Ericsson Innovation Awards 2017: Working together for the future of food
Earlier this week I had the pleasure of attending the 2017 Ericsson Innovation Awards (EIA) ceremony at the Nobel Museum in Stockholm together with the three finalist teams and about 150 representatives of a wide range of organizations in the governmental, non-governmental, business and academic sectors. Over 900 teams from more than 70 countries registered for the competition, which was ultimately won by Team SNAP from the Indian Institute of Technology Roorkee.
The EIA is an annual competition that gives students around the world the chance to develop innovative ideas in collaboration with Ericsson experts. It’s a fantastic opportunity for Ericsson to inspire and be inspired by some of the brightest young people on the planet. The theme of this year’s awards was The future of food, addressing United Nations’ Sustainable Development Goals 2 (No hunger) and 12 (Ensure sustainable consumption and production patterns). The challenge was for participants to explore how Information Communication Technology (ICT) can be used to improve the way food is produced, transported, distributed and consumed.
Addressing soil degradation
SNAP’s winning solution helps keep soils healthy and productive by improving the efficiency of soil sample analytics and reducing the costs. Farmers have access to real-time data that enables them to select the most appropriate fertilizers and only use them in the areas where they are needed. This type of solution is crucial to addressing the pressing global issue of soil degradation – the decline in soil quality caused by improper use, usually for agricultural, pastoral, industrial or urban purposes. The optimization of nutrition in soil is crucial to future food security.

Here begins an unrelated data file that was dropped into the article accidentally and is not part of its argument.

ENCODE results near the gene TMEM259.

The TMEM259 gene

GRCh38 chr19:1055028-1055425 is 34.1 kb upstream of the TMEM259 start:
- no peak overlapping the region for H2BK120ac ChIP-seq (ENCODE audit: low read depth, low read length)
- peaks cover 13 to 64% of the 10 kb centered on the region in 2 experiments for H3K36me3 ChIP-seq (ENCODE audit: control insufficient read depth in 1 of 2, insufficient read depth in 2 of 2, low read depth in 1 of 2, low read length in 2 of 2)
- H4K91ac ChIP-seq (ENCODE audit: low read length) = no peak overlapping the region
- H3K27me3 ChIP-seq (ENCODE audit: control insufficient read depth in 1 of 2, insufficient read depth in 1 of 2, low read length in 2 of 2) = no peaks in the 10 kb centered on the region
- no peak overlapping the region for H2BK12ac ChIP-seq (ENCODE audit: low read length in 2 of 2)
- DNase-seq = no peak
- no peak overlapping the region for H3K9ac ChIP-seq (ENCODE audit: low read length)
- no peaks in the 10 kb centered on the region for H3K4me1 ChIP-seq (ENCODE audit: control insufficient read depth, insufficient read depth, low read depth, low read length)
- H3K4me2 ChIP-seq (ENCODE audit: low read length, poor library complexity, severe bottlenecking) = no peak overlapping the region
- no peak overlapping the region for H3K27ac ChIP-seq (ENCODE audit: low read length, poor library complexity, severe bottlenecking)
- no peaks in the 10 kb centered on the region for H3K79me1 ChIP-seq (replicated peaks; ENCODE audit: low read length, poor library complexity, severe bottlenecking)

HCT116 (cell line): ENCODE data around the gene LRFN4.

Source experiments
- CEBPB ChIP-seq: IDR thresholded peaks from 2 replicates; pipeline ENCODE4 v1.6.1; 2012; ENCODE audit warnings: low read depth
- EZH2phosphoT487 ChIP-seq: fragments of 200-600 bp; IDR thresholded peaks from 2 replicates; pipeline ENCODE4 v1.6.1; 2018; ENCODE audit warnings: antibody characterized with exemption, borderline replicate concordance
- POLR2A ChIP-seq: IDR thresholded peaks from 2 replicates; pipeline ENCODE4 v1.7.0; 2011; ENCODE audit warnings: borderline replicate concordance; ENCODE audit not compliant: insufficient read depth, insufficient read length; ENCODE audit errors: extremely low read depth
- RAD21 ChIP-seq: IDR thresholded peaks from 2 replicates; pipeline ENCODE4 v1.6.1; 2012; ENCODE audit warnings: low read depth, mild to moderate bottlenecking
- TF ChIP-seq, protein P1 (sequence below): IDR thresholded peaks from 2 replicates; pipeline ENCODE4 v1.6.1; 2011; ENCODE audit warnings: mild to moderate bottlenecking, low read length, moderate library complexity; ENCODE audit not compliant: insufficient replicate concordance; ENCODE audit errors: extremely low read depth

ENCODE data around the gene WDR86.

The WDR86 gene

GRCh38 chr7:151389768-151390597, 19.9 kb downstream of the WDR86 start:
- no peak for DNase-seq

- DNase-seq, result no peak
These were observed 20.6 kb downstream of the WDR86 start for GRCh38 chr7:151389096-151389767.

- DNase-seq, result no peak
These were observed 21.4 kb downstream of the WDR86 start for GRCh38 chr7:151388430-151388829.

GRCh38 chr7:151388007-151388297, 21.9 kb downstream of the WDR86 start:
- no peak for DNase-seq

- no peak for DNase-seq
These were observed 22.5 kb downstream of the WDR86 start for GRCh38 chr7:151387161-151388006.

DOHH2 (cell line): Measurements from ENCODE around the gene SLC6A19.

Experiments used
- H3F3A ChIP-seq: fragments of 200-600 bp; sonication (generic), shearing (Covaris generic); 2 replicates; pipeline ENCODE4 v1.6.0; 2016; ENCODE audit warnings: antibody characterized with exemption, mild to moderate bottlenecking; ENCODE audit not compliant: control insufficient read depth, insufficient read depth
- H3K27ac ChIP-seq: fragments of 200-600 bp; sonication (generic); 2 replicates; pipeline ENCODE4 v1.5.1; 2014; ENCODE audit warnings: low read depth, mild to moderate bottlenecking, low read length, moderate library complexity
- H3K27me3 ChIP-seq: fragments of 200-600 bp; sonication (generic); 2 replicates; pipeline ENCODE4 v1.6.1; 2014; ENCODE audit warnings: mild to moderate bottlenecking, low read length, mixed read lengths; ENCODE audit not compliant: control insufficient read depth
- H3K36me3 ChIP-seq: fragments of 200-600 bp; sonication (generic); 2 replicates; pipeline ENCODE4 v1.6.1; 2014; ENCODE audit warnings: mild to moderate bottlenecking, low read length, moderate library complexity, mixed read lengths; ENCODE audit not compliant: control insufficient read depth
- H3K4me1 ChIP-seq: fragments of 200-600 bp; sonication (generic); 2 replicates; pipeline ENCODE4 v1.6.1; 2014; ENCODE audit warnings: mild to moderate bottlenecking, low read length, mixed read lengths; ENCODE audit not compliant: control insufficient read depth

Ankit Alok Bagaria of Team SNAP says that the next step for the project is to reduce the device costs by more than 50 percent and also improve efficiency. “Our plan is to develop this commercially so we will be establishing a manufacturing unit as well,” he explained. “Within a year our first product should be available to farmers in India.”
The mentorship experience
According to Bagaria, the experience of working with Ericsson mentors was invaluable. “We had Mr. Srinivas Rao Nalluri and Mr. Enrico de Luca as mentors,” he said. “They accelerated our growth and pushed us to perform better. We were regularly in contact with the both of them on Skype video calls and e-mails. It’s rare to find mentors who believe in their mentees more than the mentees themselves! We are really grateful to Ericsson for creating this wonderful platform for young innovators and entrepreneurs like us.”
More solutions to address agriculture and food challenges
The two other finalists in the EIA 2017 focused on improving crop storage and minimizing transport. Second prize winner Enigma of the India Institute of Technology Delhi reduces both food waste and pesticide use through early detection of weevil infestations in rice crop storage. Third prize winner Foodgrid of Aalto University, Finland, is a social and commercial platform that minimizes the distance between farm and table by connecting consumers, urban farmers and landowners with green space.
An evening of inspiration
The Nobel Museum is the place where the Nobel laureates meet when they come to Stockholm, and it’s as if the energy and inspiration that they bring with them stays there – the atmosphere is electric with possibility. It was wonderful to experience the way that people from major corporations were mingling and sharing ideas with students, professors and representatives of non-governmental organizations, startups and government agencies. When I came home that evening I had difficulty going to sleep because I was so inspired by meeting so many intelligent and dedicated people with clever ideas about how we can work together to address global challenges of agriculture and food issues including reducing food waste.